It would be roughly another 50 years before we would see the next wristwatch appear, again on the wrist of a prominent woman. In 1868, Patek Philippe developed a bracelet watch for Countess Koscowicz of Hungary. Throughout the remainder of the 19th century, the trend of dainty timekeepers embedded in sophisticated bracelets swept across Europe, and the wristwatch became the fashion item and status symbol for women of style and substance.

Into the early 1900s, the Art Deco style created the perfect inspiration for ladies wristwatches. While aesthetics largely remained the focus of these petite yet opulent timepieces, brands began to play with technical achievements as well. One of the most notable wristwatches to come from the era was Jaeger-LeCoultre’s famous caliber 101. This impressive example of micromechanical engineering debuted in 1929 as the smallest mechanical movement ever made—a title it’s still able to claim nearly a century later—and continues to appear in the brand’s modern catalog with models like the 101 Reine, Bangle, Snowdrop, and Feuille.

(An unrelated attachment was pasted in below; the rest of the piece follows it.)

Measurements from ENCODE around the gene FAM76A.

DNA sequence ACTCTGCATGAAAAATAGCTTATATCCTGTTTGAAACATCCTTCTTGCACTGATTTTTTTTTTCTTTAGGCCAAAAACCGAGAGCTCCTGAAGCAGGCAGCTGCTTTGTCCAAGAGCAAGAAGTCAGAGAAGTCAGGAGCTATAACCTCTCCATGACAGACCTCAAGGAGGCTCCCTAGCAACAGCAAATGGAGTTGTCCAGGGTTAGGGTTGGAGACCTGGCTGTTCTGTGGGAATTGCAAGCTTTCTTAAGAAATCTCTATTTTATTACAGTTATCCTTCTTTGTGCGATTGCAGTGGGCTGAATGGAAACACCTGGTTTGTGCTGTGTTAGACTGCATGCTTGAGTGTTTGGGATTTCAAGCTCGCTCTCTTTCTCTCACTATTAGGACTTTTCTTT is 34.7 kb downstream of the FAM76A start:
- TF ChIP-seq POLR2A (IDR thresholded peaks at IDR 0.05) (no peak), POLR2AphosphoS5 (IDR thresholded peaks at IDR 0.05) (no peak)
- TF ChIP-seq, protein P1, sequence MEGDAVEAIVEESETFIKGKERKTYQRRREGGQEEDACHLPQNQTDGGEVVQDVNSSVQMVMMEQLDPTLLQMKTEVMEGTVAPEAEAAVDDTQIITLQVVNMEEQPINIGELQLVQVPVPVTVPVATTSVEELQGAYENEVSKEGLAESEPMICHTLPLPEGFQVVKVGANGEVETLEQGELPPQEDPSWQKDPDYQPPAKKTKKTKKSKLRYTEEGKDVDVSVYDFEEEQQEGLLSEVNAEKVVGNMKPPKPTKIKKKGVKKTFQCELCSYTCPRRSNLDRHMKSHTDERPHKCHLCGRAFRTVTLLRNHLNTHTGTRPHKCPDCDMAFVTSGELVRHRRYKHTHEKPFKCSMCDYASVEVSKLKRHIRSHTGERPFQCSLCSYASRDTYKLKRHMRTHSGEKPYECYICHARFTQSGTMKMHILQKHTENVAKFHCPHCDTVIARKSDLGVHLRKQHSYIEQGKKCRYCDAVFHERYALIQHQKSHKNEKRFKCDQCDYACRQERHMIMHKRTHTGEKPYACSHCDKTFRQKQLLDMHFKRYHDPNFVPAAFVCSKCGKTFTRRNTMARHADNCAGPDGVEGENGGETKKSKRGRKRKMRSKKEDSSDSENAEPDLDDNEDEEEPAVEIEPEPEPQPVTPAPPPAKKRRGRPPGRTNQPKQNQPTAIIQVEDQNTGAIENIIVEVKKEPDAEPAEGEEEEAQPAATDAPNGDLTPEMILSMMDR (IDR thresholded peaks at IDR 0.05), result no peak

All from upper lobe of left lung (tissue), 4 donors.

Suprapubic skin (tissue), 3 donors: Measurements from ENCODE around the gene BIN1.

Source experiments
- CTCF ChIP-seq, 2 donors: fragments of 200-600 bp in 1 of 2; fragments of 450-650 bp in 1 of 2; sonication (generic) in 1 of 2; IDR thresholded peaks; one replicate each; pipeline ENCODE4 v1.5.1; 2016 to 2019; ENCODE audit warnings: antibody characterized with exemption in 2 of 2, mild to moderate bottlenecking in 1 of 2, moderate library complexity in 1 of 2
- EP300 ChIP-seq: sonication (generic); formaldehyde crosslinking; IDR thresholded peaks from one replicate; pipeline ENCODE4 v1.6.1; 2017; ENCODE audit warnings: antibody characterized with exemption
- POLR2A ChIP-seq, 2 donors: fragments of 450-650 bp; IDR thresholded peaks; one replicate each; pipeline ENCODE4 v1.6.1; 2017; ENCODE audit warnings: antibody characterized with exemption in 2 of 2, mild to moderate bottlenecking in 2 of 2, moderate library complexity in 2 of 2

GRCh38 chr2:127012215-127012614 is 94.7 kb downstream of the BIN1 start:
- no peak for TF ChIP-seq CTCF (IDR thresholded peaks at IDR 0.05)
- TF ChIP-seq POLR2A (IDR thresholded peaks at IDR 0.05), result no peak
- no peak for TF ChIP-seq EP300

The Shift: Men’s Wristwatches Enter the Market

The first men’s wristwatch, the Cartier Santos, also launched in the early 20th century. The now iconic model was designed specifically for pilots and made its initial debut in 1904. Still, it wouldn’t be until after WWI that the wristwatch would become as popular among men as it has been among women for decades.

Following the war, the wristwatch shifted from a fashion accessory to a tool, inspired by the models worn in the trenches. The rise of these rugged, utilitarian timekeepers among men of the era went on to set the tone for the wristwatch as we know it today, overshadowing the conventions that had been established by women’s wristwatches for over 100 years prior.